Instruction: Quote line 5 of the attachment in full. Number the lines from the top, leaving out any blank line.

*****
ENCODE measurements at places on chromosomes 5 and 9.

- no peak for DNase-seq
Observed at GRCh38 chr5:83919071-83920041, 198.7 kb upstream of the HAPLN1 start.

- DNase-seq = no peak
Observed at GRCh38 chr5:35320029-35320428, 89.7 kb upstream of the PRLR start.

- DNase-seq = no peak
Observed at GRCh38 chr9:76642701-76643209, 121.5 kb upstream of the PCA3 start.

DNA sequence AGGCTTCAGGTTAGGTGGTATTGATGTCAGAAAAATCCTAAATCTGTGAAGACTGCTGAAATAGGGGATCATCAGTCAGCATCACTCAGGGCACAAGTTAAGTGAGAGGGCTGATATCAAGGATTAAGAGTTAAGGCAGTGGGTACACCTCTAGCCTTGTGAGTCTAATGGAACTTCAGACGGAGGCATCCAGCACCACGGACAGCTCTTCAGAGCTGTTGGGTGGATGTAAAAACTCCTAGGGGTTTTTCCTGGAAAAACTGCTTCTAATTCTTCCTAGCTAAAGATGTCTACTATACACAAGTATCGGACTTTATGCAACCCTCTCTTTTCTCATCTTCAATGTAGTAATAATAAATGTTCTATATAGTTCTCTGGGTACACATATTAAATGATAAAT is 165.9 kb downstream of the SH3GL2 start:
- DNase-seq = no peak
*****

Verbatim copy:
Observed at GRCh38 chr5:35320029-35320428, 89.7 kb upstream of the PRLR start.